Back on April 8 I made an initial post about the Gladys Hunt’s book Honey for a Child’s Heart (Grand Rapids: Zondervan, 1969). After telling you a bit about the author, I went on to quote from her first chapter, “Bequest of Wings”, which contains some great thoughts about the power of and need for reading, especially but not exclusively for children.
Today I would like to quote once again from this chapter, specifically where Hunt writes about the importance of good writing (and therefore good reading) for Christians. What she has to say may startle us a bit, but I think it is worth hearing.
Some may find hints of “common grace” here, but you will note that Hunt does not use that term. Nor is she undermining the truth of the antithesis, in my estimation. An appreciation for God’s “common gifts” distributed by His sovereign providence to people other than Christians? Yes. Creative gifts that we as believers may also use and profit from? Yes, with discernment and limitations, of course. “Common” grace? No such thing.
Listen, then, to what Hunt says, and reflect carefully in terms of what you read – and what you may read to your children:
Since words are the way we communicate experiences, truths and situations, who should know how to use them more creatively than Christians? The world is crying out for imaginative people who can spell out truth in words which communicate meaningfully to people in their human situation. Of all people on earth, committed Christians ought to be the most creative, for they are indwelt by the Creator. Charles Morgan speaks of creative art as ‘that power to be for the moment a flash of communication between God and man.’ That concept opens up our horizons to a glimpse of God-huge thoughts, of beauty, of substance beyond our cloddish earthiness, of the immensity of all there is to discover.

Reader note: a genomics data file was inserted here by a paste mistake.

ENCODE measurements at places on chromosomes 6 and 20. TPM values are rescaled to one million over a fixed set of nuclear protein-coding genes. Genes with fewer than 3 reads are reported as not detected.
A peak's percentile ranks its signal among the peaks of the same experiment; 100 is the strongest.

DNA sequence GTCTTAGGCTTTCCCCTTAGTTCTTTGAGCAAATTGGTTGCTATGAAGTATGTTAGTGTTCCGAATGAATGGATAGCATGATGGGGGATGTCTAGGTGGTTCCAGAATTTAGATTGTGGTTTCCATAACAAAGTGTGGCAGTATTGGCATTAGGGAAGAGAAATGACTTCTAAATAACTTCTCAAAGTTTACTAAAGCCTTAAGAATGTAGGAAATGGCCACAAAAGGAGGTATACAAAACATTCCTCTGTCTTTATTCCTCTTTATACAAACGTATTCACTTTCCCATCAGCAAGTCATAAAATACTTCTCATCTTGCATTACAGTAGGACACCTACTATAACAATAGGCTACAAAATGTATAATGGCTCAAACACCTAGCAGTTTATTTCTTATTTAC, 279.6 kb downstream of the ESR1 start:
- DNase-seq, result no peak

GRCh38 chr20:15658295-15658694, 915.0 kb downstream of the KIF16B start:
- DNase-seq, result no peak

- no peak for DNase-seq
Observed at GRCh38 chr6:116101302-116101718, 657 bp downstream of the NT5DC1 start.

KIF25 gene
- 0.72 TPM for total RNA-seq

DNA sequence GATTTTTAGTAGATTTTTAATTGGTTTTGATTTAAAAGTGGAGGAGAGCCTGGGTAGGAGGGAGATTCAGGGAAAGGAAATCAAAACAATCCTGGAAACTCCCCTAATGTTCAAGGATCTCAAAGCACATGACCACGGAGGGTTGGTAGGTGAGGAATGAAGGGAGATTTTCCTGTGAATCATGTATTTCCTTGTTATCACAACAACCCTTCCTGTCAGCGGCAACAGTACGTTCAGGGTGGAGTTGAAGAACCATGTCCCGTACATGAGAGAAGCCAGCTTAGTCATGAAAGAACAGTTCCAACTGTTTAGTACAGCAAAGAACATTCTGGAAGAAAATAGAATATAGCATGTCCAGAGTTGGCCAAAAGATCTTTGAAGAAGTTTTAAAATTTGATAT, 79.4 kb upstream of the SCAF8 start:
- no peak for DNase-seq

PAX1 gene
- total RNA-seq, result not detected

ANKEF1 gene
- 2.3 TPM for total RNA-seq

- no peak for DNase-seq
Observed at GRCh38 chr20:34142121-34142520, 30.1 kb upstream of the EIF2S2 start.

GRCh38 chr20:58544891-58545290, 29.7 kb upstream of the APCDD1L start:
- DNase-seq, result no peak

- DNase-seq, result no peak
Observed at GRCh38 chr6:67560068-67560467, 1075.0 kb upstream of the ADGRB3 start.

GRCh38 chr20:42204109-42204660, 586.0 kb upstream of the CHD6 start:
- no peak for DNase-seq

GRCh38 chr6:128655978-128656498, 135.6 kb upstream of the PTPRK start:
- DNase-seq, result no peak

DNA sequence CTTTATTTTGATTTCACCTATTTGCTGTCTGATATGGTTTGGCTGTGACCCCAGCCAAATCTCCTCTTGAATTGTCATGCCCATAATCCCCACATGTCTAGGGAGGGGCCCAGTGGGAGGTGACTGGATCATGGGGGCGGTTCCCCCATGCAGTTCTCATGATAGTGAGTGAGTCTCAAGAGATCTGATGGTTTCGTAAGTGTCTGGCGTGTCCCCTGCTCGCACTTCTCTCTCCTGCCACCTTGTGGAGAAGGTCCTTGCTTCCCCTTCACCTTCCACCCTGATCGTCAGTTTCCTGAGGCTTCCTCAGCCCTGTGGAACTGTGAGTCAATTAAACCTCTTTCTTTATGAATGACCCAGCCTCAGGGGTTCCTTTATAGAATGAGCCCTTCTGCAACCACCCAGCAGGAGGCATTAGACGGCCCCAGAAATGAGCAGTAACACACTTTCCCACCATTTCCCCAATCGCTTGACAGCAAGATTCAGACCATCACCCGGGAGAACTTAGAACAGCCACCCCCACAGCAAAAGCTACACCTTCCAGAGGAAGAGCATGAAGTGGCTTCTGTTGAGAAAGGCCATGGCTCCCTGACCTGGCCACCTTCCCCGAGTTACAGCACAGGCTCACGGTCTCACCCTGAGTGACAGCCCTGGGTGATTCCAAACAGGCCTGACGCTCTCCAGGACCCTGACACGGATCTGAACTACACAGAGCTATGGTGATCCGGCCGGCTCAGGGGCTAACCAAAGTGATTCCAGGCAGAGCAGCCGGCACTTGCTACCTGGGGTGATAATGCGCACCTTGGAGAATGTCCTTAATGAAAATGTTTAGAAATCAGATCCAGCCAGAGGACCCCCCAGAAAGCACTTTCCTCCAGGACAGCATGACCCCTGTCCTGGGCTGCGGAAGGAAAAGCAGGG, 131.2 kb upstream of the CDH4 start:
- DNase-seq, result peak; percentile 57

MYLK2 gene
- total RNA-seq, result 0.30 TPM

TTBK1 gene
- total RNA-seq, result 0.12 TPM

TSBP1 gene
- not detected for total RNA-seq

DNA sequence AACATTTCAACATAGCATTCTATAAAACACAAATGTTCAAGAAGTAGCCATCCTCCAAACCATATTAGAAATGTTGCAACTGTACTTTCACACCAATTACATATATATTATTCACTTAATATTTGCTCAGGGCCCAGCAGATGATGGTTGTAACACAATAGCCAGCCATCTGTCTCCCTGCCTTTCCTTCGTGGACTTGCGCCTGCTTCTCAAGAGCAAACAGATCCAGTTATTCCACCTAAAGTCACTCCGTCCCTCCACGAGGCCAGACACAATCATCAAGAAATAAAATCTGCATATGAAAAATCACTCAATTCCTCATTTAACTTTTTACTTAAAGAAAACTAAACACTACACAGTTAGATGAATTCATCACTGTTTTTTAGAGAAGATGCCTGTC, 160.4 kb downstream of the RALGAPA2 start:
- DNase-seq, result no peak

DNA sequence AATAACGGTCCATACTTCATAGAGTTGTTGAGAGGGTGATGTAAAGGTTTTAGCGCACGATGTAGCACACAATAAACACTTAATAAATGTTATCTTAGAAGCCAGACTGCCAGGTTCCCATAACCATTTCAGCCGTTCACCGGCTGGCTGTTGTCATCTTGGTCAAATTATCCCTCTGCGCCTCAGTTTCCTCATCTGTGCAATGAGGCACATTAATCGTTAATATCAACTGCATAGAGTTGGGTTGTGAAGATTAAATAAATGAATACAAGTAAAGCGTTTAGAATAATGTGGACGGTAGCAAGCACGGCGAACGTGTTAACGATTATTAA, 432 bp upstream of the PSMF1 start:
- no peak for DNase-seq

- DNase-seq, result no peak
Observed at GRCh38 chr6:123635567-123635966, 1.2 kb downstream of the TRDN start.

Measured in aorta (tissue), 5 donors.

Yet, tragically, Christians often seem most inhibited and poverty-stricken in human expression and creativity. Part of this predicament comes from a false concept of what is true and good. The fear of contamination has led people to believe that only what someone else has clearly labelled Christian is safe. Truth is falsely made as narrow as any given sub-culture, not as large as God’s lavish gifts to men. Truth and excellence have a way of springing up all over the world, and our role as parents is to teach our children how to find and enjoy the riches of God and to reject what is mediocre and unworthy of Him (p.17).